Trusted Voice® Blog

Thursday, February 18, 2016

Invaluable Lessons Learned Practicing Law Over The Years

This January marked the 27th anniversary of my admittance to the New York State bar. In this blog, I would like to share five invaluable lessons I’ve learned advising and representing people through the years in medical malpractice and injury cases.

  1. Request a copy of every diagnostic test a doctor orders and carefully review it upon receipt. I’ve had clients pass away because their doctors simply failed to inform them the diagnostic tests they ordered came back showing cancer. Don’t assume test results will be reviewed by your doctor or that the results will be communicated to you. Be proactive and safeguard your health; review every test done. It could save your life.  
  2. Examine every prescription to make sure it’s the right drug and the right dosage.  I have represented and consulted a number of individuals who were prescribed drugs they are allergic to, prescribed the wrong drug, and prescribed the correct drug but in the wrong dosage (way too high). I’ve also seen pharmacies give people the wrong drugs, dosages, etc. This can result in very bad, even fatal, consequences. Be proactive and safeguard your health. Do what I do: check every prescription when you get it to make sure it’s the right drug in the right dosage; this is easy because, in addition to naming the drug, the prescription bottle will indicate the shape, color, and identifying number of the drug; open the bottle and make sure the identifying information matches up with what’s inside; if you want to be even more thorough, look the drug up on the internet and make sure the identifying information on the bottle is correct. Hand written prescriptions, often incapable of being read, are a prescription for disaster (pun intended). I have witnessed pharmacists call the prescribing doctor because they cannot read the hand written prescription.  Even though mandatory electronically transmitted prescriptions in New York are forthcoming, mistakes could still happen.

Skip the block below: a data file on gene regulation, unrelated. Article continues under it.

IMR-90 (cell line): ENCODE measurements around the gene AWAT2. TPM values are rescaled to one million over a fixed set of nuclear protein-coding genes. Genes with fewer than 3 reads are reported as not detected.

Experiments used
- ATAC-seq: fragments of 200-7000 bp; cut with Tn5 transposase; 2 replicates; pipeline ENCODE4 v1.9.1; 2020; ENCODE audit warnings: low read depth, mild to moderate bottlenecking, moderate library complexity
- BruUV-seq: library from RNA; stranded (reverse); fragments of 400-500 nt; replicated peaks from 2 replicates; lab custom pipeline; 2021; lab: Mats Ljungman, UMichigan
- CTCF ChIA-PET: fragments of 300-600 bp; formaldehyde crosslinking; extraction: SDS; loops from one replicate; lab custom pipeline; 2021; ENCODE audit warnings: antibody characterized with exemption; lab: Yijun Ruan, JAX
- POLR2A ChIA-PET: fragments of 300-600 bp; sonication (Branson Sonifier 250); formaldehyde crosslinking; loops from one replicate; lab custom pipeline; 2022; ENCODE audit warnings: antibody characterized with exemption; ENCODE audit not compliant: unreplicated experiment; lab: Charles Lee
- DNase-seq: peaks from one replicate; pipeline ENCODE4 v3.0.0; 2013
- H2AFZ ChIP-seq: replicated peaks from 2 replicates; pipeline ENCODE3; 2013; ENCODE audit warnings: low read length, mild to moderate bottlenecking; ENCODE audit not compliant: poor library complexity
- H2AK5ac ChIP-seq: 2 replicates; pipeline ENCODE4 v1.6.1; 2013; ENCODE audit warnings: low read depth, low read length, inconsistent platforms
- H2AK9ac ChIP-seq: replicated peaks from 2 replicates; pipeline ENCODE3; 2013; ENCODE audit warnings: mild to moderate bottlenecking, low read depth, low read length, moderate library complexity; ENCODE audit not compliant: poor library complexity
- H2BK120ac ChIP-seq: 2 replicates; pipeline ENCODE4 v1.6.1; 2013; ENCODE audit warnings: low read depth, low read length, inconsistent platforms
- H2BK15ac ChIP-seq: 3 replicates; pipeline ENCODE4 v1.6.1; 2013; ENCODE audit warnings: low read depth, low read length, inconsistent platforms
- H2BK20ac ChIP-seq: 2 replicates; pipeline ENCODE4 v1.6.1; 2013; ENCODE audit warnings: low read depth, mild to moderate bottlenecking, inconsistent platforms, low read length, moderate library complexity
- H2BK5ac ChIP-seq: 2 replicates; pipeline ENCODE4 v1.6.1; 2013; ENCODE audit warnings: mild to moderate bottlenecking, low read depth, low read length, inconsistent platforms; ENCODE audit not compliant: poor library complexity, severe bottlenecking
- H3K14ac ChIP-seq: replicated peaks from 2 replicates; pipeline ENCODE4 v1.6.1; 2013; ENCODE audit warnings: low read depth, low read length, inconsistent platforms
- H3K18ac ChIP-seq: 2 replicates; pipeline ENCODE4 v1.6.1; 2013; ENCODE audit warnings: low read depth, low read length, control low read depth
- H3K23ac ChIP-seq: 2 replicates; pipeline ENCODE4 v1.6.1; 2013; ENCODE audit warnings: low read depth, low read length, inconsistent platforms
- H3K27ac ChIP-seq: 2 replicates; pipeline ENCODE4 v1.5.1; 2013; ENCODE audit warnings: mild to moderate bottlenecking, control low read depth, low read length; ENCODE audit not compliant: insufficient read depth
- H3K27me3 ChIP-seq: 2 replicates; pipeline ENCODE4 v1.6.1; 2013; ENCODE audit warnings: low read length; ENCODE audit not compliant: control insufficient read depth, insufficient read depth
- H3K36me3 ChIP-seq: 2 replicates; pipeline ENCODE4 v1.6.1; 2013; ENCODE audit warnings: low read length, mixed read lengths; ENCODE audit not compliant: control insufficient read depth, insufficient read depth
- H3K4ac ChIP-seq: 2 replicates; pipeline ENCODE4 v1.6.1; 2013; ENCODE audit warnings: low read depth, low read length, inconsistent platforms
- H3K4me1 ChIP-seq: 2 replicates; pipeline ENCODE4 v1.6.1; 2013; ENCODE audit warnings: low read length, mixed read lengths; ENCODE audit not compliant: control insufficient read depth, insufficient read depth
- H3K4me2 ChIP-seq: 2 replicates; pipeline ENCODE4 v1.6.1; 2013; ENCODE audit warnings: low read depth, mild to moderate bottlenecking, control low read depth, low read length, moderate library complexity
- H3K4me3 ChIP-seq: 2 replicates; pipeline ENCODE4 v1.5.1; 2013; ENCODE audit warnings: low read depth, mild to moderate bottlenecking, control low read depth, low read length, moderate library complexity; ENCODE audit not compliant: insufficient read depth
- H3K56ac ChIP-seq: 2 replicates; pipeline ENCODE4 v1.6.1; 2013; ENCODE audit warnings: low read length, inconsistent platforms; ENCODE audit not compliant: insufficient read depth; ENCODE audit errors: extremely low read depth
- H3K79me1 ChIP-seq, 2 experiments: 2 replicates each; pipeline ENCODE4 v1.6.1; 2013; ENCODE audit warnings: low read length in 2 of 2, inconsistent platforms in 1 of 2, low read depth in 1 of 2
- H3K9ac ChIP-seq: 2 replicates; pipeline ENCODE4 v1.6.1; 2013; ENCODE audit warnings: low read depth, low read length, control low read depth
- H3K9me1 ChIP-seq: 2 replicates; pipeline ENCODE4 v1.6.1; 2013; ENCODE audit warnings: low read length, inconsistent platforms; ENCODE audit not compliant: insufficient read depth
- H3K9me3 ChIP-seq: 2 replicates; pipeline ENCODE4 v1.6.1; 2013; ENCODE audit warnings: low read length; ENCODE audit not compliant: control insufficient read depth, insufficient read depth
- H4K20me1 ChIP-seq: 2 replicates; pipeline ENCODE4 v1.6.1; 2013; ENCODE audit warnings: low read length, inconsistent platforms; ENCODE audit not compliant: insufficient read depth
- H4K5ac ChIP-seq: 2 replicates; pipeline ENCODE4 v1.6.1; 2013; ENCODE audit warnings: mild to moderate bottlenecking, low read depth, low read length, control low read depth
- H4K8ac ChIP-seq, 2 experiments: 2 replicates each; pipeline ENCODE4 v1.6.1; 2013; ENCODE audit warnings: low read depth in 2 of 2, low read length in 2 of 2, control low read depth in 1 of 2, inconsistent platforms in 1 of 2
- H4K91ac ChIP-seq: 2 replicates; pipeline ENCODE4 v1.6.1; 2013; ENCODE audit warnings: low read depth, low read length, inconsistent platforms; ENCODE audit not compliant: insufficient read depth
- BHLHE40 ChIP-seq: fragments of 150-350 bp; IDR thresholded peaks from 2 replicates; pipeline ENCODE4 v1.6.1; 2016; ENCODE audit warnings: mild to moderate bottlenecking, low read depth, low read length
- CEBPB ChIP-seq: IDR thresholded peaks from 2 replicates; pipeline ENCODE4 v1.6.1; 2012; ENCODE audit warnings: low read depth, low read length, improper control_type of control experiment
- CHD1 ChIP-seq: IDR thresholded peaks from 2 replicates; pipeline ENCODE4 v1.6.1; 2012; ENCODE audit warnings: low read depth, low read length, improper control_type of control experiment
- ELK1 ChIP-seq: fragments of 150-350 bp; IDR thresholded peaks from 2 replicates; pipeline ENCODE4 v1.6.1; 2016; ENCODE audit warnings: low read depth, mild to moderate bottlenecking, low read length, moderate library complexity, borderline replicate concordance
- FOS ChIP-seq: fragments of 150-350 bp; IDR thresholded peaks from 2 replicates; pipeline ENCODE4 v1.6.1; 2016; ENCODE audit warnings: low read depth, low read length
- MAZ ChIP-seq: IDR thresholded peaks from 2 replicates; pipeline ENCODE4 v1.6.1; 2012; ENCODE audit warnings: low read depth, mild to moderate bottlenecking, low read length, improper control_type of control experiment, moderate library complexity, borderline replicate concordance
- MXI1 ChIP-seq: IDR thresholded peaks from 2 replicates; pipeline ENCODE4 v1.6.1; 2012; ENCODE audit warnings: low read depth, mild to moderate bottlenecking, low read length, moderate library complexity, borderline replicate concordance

3. Get a second medical opinion (and maybe even a third).  Multiple individuals I’ve consulted with and represented could have avoided malpractice in the first place had they simply obtained a second opinion from another doctor. Why didn’t they? Because they trusted their doctors so much they either didn’t think about it, or decided against it. It’s not a matter of mistrusting your doctor; it’s a matter of being a good steward and safeguarding your health. Doctors are human beings; they make mistakes. Many of these mistakes and the corresponding physical harm could be avoided by simply obtaining a second opinion. There are client testimonials on my website concerning this.
  4. Get a second opinion from another doctor not affiliated with your doctor’s practice. This can be equally as important as getting a second opinion. I have seen doctors refer patients to doctors in the same practice/group or to doctors with whom they are affiliated in some way for second opinions. I’ve also seen people schedule these second opinions on their own. Here’s the problem: are these other doctors, given their affiliation with your doctor, going to render a truly objective second opinion? You would think the answer is a resounding “yes” – doctors are supposed to do solely what’s in their patient’s best interests. Unfortunately, and sadly, I have seen many doctors cover for the initial doctor. This can be done in a number of ways: by expressly denying the initial doctor made a mistake; by knowing, but failing to inform, the patient of the initial doctor’s mistake; by being so evasive the patient leaves not knowing whether the initial doctor did, or did not make a mistake, etc.
  5. Stay overnight at the hospital with loved ones.  I know it’s a sacrifice, but if possible do it. I have seen major mistakes/omissions made at night in hospitals not only in my practice, but also in regard to family members. Grandparents on both sides of my family, for instance, would have suffered serious harm had it not been for my parents staying overnight at the hospital by their side.

This blog is not meant to imply that all doctors and hospitals make mistakes. Thank God for all of the skilled and conscientious doctors we have. However, when mistakes are made, the consequences can be grave.   

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